[BELGRADE, 15 November 2007] - An disability rights NGO has accused Serbia of the chronic neglect and abuse of children and adults with mental disabilities living in state institutions across the country.
In a report entitled "Torment not Treatment: Serbia's segregation and abuse of children and adults with disabilities", Mental Disability Rights International (MDRI) outlined the results of a four-year investigation into conditions within Serbia's mental institutions.
"Filthy conditions, contagious diseases, lack of medical care and rehabilitation and a failure to provide oversight renders placement in a Serbian institution life-threatening for both adults and children," the report said.
Investigators found children and adults "tied to beds or never allowed to leave their cribs - some for years at a time," the report says after examining the living conditions of more than 17,000 people with disabilities.
"Children and adults with disabilities tied down and restrained over a lifetime are being subjected to extremely dangerous and painful treatment ... that is tantamount to torture," it said.
MDRI executive director Eric Rosenthal said the aim was not "to single out Serbia" but to press the authorities to take action to integrate the disabled into the community.
While visiting one of six institutions covered in the report, activist Laurie Ahren said she was "most disturbed" by the case of a 21-year-old man who has been institutionalised for 11 years.
"I asked the nurse how often he was taken out of the crib and she said 'never, he has never left the crib in 11 years'," Ahren told reporters.
Tied down to prevent self-harm
Activists showed pictures of a young girl who had tried to gouge out her eyes who was later tied to the bars of the cot. Hospital staff told them the move was to "prevent (patients) from harming themselves".
Serbian Health Minister Tomica Milosavljevic told AFP he had not been informed about the MDRI investigation nor about the report itself.
"This report is a one-sided view presented with a wish ... to reach a certain political goal and not to define the problem and point to a solution," Milosavljevic said in a telephone interview.
The Serbian government has prepared a "strategy for preserving mental health and a draft on rights of people with mental disabilities," he said, adding that it would soon be sent to the parliament for adoption.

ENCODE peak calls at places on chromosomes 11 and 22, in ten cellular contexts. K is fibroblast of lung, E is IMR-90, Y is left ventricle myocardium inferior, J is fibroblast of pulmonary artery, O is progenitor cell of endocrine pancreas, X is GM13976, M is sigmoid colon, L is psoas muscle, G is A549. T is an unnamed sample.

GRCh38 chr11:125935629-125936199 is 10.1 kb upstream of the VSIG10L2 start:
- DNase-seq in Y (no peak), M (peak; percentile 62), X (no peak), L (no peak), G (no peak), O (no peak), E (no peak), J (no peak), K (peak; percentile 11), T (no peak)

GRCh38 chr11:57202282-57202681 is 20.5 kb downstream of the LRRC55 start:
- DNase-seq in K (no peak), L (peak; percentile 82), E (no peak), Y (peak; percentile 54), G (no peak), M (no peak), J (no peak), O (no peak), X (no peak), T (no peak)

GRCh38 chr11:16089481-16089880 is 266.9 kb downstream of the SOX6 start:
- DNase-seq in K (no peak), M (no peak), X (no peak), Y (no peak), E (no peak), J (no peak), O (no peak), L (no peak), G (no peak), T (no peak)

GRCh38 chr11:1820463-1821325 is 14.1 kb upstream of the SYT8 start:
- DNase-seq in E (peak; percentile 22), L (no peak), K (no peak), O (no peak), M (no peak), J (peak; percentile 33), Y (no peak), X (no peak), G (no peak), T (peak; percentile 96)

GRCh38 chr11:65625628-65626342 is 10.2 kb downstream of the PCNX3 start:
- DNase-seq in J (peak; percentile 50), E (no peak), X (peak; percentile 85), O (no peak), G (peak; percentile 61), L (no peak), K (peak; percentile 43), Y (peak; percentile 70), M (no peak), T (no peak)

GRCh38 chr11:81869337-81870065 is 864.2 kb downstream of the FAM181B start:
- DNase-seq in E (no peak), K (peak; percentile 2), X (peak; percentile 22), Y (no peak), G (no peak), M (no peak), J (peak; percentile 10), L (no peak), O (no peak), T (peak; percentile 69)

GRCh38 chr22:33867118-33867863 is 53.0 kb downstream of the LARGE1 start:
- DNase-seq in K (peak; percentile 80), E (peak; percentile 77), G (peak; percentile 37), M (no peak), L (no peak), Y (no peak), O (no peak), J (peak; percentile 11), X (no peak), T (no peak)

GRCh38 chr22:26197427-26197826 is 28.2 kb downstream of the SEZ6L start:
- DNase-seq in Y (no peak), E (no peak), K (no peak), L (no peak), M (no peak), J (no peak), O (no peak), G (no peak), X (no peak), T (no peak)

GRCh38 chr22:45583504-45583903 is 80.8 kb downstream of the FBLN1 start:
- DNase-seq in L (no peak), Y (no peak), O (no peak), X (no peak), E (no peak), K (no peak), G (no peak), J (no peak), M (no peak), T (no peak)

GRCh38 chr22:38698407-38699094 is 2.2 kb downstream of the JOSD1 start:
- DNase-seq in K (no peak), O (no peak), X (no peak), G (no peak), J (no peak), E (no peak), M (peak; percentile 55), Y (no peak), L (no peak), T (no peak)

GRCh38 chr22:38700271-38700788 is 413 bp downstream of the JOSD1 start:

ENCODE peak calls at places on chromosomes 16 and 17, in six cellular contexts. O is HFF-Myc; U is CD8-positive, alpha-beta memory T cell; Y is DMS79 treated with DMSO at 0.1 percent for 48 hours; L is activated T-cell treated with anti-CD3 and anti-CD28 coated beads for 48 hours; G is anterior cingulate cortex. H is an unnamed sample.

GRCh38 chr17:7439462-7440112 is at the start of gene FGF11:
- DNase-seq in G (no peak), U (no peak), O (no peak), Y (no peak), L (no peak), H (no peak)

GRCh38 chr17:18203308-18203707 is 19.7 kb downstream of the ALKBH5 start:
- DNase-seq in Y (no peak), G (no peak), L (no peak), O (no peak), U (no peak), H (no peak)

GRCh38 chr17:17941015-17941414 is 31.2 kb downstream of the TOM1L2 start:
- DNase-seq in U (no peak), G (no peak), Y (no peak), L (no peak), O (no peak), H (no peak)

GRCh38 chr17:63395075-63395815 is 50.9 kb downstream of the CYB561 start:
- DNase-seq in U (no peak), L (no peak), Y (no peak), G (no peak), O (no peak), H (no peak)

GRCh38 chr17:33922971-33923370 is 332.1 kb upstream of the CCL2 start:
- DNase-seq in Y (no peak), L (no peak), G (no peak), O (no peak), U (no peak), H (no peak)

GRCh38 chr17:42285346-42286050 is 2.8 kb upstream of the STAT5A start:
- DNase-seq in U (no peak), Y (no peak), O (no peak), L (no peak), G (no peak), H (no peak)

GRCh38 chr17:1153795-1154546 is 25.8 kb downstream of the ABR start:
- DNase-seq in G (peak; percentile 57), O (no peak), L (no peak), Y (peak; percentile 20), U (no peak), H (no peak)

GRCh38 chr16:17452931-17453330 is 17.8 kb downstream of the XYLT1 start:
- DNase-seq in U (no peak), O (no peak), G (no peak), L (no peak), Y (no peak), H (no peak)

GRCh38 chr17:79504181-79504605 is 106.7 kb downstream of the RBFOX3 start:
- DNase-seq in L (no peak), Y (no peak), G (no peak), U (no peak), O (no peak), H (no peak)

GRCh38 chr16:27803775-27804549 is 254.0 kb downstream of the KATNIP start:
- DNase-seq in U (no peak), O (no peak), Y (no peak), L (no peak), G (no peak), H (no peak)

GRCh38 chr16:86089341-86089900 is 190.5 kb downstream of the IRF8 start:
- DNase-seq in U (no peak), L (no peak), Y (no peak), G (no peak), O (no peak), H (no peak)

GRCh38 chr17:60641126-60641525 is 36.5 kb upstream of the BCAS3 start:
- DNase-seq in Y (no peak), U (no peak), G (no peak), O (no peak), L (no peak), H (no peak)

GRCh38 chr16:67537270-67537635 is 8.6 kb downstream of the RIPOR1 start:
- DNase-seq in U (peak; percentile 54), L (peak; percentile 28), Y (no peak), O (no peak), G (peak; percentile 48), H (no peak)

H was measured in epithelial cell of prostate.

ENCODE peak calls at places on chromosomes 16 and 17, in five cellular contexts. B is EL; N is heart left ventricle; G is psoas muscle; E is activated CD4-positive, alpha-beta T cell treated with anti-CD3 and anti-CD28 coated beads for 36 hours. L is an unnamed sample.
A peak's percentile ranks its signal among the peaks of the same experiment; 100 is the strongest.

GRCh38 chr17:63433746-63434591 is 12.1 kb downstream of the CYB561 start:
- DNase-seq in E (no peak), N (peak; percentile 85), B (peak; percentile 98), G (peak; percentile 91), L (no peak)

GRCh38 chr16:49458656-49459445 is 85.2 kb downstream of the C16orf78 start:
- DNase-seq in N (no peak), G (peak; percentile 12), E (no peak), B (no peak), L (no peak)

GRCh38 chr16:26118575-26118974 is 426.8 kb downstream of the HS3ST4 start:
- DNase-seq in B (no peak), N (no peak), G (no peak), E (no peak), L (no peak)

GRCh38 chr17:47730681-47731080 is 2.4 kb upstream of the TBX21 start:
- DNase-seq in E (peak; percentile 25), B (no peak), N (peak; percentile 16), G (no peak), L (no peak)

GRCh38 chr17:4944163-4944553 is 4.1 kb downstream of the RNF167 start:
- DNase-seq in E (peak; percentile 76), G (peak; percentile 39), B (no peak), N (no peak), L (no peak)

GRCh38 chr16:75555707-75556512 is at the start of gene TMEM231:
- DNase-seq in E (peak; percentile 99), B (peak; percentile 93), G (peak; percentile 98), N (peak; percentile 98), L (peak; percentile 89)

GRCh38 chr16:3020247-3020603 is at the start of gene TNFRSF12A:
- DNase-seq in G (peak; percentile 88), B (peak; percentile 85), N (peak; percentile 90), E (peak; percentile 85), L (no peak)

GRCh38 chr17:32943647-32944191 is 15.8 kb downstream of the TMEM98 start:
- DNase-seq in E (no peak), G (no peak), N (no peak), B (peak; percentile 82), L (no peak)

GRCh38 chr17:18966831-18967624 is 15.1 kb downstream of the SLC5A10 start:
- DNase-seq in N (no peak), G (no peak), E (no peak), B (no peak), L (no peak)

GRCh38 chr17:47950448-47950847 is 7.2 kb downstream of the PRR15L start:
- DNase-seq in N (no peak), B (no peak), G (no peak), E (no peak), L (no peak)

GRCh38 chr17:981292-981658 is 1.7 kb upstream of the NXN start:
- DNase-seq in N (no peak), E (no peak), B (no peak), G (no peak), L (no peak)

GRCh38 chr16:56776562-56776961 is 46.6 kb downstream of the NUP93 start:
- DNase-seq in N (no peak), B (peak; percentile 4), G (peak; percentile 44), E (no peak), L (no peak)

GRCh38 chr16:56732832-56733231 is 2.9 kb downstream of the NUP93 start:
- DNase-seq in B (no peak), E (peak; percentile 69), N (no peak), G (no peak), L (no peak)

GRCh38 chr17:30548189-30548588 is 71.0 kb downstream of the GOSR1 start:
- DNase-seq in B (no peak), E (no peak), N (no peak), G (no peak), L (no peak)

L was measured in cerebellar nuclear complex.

He denied that the government had turned a blind eye to the situation in Serbia's hospitals and institutions for the disabled.
"Improvement of this situation and adoption of ... new standards is a strenuous, but ongoing work," Milosavljevic said.
Rosenthal said MDRI recommended that several mental institutions in Serbia be closed and their patients be allowed access to education, employment, decent and safe housing, friends and family, based on their disability.
Although the report praised "numerous model programs" established to provide support to people with disabilities in the community, it said Serbia lacked "enforceable laws" to regulate the treatment of those suffering from mental disabilities.
"It is our hope that this report will support the national replication of these programs to ensure that everyone with a disability has an opportunity for a full life in the community," the report concluded.
Since 2000, when strongman Slobodan Milosevic was ousted from power, Serbia's authorities have tried to improve the healthcare system and living conditions in hospitals and institutions after years of mismanagement and a lack of financial support.
However, in a country with an average monthly salary of about 300 euros (190 dollars) most of the improvements have been based on foreign and individual donations.
MDRI activists said the report would be sent to the European Union, the United Nations and a number of international human right organisations.
Last week, Serbia signed a Stabilisation and Association Accord with the EU, the first step towards membership of the bloc.
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Organisation Contact Details:
Disability Rights International
1156 15th Street NW, Suite 1001
Washington, DC 20005
Tel: +1 202 296 0800; Fax: +1 202 728 3053
Last updated 15/11/2007 06:33:09